Corrosion is often considered the greatest threat to the durability of corrugated steel pipes. For this reason, manufacturers of corrugated steel pipes often go to great lengths to ensure that their products are highly-resistant to corrosion.
In a large number of cases, manufacturers protect their products from corrosion through a process known as hot-dip galvanization. This article provides answers to three questions about hot-dip galvanization. Those training to become manufacturing engineers should find this introduction useful.
How Does Hot-Dip Galvanization Work?
The process is relatively simple (at least in theory). Pipe manufacturers will melt sufficient quantities of zinc metal so as to create a "zinc-bath" of sorts. Corrugated steel pipes are then submerged into the zinc-bath and they're left in that state the pipes are fully coated with zinc.
Exposure of the "zinc-bath" to the atmosphere prompts two chemical reactions. The first of these reactions is that between the molten zinc and oxygen in the atmosphere, which results in the formation of zinc oxide. The second reaction is that between zinc oxide and carbon dioxide in the atmosphere. This leads to the formation of zinc carbonate. Zinc carbonate on the surface of corrugated metal pipes acts as a protective layer that prevents corrosion.
How Does Pipe Contamination Affect The Results Of The Process?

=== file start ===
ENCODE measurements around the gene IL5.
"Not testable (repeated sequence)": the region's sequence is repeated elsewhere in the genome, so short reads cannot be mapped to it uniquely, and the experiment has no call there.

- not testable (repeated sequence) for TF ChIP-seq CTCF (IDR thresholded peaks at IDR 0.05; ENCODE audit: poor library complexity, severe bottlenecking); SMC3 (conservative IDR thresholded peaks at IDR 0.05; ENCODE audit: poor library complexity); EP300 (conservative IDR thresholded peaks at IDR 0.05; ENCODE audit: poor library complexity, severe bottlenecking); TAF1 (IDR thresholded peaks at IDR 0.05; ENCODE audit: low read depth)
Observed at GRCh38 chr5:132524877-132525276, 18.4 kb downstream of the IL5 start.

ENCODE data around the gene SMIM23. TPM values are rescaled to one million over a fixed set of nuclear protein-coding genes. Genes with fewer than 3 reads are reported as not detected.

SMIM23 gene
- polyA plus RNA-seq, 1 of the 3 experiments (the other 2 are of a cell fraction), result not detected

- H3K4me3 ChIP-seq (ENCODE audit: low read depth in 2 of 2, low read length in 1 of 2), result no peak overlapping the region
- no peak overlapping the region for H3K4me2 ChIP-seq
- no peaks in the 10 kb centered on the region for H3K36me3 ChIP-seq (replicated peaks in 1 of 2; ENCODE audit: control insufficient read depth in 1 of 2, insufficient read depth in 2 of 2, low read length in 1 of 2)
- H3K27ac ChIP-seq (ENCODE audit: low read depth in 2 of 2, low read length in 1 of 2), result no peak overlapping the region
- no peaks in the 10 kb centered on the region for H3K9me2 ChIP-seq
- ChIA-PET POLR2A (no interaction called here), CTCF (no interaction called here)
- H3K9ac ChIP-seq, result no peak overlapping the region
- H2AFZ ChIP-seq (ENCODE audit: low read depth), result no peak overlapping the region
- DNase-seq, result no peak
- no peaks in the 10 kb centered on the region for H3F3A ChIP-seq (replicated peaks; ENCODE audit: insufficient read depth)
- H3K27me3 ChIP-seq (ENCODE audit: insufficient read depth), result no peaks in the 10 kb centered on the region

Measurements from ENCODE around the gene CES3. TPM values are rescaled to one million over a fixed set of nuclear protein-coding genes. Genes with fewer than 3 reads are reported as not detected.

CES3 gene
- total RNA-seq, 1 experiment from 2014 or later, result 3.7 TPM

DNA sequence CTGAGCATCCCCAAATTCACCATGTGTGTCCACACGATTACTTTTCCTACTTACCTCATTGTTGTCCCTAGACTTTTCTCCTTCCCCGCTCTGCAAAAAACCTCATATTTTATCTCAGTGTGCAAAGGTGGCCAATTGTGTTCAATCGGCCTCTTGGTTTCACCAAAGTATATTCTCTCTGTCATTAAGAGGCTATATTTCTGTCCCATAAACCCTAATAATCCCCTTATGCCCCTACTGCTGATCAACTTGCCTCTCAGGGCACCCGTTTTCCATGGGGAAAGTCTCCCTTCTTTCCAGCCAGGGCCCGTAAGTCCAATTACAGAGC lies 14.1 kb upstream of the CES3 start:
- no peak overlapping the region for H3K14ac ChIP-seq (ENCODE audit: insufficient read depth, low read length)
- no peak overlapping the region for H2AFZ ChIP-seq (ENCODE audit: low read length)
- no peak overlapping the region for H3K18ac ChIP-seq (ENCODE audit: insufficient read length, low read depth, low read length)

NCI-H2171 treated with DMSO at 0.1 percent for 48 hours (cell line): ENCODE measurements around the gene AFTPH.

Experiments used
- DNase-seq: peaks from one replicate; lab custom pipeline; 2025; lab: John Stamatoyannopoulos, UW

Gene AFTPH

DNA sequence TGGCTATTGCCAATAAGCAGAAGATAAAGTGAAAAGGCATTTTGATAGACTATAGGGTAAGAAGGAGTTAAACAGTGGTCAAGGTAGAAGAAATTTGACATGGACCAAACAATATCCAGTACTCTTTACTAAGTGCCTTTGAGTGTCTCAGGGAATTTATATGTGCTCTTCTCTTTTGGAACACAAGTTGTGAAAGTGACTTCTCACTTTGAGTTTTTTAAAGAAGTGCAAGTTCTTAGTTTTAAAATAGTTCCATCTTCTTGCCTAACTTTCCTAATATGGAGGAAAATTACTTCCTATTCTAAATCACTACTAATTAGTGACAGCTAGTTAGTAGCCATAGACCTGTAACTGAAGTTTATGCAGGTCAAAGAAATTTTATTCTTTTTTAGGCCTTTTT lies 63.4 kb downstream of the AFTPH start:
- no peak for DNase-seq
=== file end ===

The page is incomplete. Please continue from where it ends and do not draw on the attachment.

The effectiveness of this process (hot-dip galvanization) can be affected by a number of factors. Contamination of corrugated steel pipes is perhaps the most common of these factors. The steel surfaces of a corrugated pipe are considered to be contaminated when they have impurities such as oil and grease.
The presence of impurities on corrugated steel pipes may interfere with the occurrence of the two chemical reactions mentioned above, thereby affecting the quality of zinc coatings formed on the pipe. Severe contamination on steel pipes may prevent the occurrence of the two reactions, thereby preventing the formation of zinc coatings in the pipe.
For this reason, fabrication specialists are often advised to undertake a thorough cleaning of corrugated steel pipes before the galvanization process.
How Does The Zinc Coating Protect Against Corrosion?
The zinc coating on corrugated steel pipes offers two types of protection against corrosion. Cathodic protection is the first of these. Because zinc is anodic, it serves as the "sacrificial anode" in the event that a corrosion cell is formed on the structure of corrugated steel pipes.
Barrier protection is the second type if protection. Thanks to its dense nature, zinc metal acts as a protective barrier that prevents the penetration of electrolytes and/or moisture into the steel surface of the galvanized corrugated pipe. For more information, contact a company like Corrugated Metal Pipe Manufacturing PTY LTD.